Coachcowlitz on this forum has trained a lot of people to drive buses including a lot of tiny older women. I drove our bus around in a parking lot for half an hour practicing before getting on the road. Front engine vs flat front is a little different. With a flat front you drive ALL THE WAY into the intersection and then turn. My son had no trouble at all driving it. He said he had played video games of truck driving!! And he was only 18 so he didn't have a ton of driving experience!! We practiced in a sand, gravel and mulch yard lot which was on the same property as the diesel mechanics shop where we picked the bus up. This was FABULOUS because you could make a turn and then see exactly where your tires had tracked in the dirt!!! Much better than cones or boxes although much dirtier. Use cones and boxes for practice a bit before driving so you (and your wife) can adjust to the air brakes and the turns.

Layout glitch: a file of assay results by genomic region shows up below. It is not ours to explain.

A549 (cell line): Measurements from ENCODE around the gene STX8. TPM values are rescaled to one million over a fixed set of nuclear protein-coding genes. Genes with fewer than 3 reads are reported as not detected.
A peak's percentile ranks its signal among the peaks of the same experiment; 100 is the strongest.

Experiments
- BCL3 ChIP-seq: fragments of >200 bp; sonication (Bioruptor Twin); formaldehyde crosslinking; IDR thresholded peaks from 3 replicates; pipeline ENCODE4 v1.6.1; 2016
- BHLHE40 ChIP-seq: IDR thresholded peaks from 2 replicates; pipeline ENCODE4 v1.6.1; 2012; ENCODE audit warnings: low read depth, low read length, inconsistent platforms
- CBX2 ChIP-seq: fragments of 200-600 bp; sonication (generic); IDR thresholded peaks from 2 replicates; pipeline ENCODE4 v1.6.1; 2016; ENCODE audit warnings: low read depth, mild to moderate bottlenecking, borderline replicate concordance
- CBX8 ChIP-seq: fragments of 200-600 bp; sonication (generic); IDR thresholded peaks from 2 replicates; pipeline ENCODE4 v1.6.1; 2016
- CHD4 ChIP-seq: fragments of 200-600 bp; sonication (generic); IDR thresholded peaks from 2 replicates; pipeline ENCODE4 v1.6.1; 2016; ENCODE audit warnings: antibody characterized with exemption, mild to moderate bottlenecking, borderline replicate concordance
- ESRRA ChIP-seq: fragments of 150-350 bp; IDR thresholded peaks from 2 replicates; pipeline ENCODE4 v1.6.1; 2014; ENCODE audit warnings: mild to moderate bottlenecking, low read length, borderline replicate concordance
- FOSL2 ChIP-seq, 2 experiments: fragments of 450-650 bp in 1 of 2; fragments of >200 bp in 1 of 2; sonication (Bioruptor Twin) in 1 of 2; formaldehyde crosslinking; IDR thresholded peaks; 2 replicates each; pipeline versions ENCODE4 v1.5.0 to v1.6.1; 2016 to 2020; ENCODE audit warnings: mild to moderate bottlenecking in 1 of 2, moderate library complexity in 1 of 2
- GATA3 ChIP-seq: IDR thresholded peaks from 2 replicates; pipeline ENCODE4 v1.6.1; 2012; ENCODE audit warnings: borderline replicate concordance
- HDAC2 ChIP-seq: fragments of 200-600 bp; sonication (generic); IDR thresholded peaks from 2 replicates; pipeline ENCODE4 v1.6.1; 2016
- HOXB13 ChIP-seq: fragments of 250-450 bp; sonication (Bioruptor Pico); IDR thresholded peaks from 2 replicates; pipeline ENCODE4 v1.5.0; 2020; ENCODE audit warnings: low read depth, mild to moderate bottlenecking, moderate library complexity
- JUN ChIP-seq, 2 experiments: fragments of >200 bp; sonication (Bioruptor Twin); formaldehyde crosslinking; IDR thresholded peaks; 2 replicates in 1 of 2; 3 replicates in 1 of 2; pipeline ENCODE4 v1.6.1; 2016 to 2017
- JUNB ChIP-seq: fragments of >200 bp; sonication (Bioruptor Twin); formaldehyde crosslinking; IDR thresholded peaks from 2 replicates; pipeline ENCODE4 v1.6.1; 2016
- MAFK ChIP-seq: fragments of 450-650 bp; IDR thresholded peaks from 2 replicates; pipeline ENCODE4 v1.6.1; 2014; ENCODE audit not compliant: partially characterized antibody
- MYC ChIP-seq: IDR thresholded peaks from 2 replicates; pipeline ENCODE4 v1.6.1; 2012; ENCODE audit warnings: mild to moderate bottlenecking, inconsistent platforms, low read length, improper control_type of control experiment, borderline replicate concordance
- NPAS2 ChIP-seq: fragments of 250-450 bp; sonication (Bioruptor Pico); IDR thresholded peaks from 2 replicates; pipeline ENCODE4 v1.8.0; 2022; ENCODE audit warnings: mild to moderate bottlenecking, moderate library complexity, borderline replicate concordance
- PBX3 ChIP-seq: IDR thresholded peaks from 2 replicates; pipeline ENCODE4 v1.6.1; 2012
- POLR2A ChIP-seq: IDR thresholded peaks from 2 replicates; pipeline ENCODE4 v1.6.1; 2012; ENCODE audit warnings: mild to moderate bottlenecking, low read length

The only curb I hit was turning into my own driveway (well, really I didn't HIT it so much as a did just drive over a couple of feet of it) but there were snow banks making the road skinnier than usual and I am pretty sure it wasn't physically possible to get it into the driveway without going over a curb.

I haven't driven it since then except to pull Mobi forward in the driveway about 5 ft. So we shall see how I do backing it out eventually!!!

I watched YouTube videos of the pre trip checks and of driving before going to pick it up. I'm a 50 year old mom that had never driven anything longer than a small moving van. The visibility is AMAZING!! You can see EVERYTHING.
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Old 09-14-2018, 12:37 PM   #17
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There are tons of grandmas & grandpas driving school buses all over the US. Can't be that hard to learn. Go for it.
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Old 09-14-2018, 01:37 PM   #18
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Old 09-15-2018, 02:02 AM   #19
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I was in the same boat - recently drove my new bus about 3 hours from Indianapolis without ever having driven a bus on public roads. Learned the importance of constantly checking the mirrors VERY quickly!
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Old 09-15-2018, 02:49 AM   #20
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Since the OP started this thread in 2005 I'm assuming she knows how to drive a bus now...